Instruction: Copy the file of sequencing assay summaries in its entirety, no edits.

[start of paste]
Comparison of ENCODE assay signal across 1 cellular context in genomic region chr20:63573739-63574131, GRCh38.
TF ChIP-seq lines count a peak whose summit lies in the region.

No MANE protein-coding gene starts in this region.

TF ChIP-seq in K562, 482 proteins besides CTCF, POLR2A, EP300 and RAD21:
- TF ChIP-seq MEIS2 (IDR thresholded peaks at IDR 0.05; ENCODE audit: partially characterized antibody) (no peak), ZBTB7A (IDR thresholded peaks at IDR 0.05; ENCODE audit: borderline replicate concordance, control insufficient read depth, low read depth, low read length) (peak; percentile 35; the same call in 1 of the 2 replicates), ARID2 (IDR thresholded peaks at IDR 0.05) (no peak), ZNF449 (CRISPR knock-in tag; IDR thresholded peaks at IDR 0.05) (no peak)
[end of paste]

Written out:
Comparison of ENCODE assay signal across 1 cellular context in genomic region chr20:63573739-63574131, GRCh38.
TF ChIP-seq lines count a peak whose summit lies in the region.

No MANE protein-coding gene starts in this region.

TF ChIP-seq in K562, 482 proteins besides CTCF, POLR2A, EP300 and RAD21:
- TF ChIP-seq MEIS2 (IDR thresholded peaks at IDR 0.05; ENCODE audit: partially characterized antibody) (no peak), ZBTB7A (IDR thresholded peaks at IDR 0.05; ENCODE audit: borderline replicate concordance, control insufficient read depth, low read depth, low read length) (peak; percentile 35; the same call in 1 of the 2 replicates), ARID2 (IDR thresholded peaks at IDR 0.05) (no peak), ZNF449 (CRISPR knock-in tag; IDR thresholded peaks at IDR 0.05) (no peak)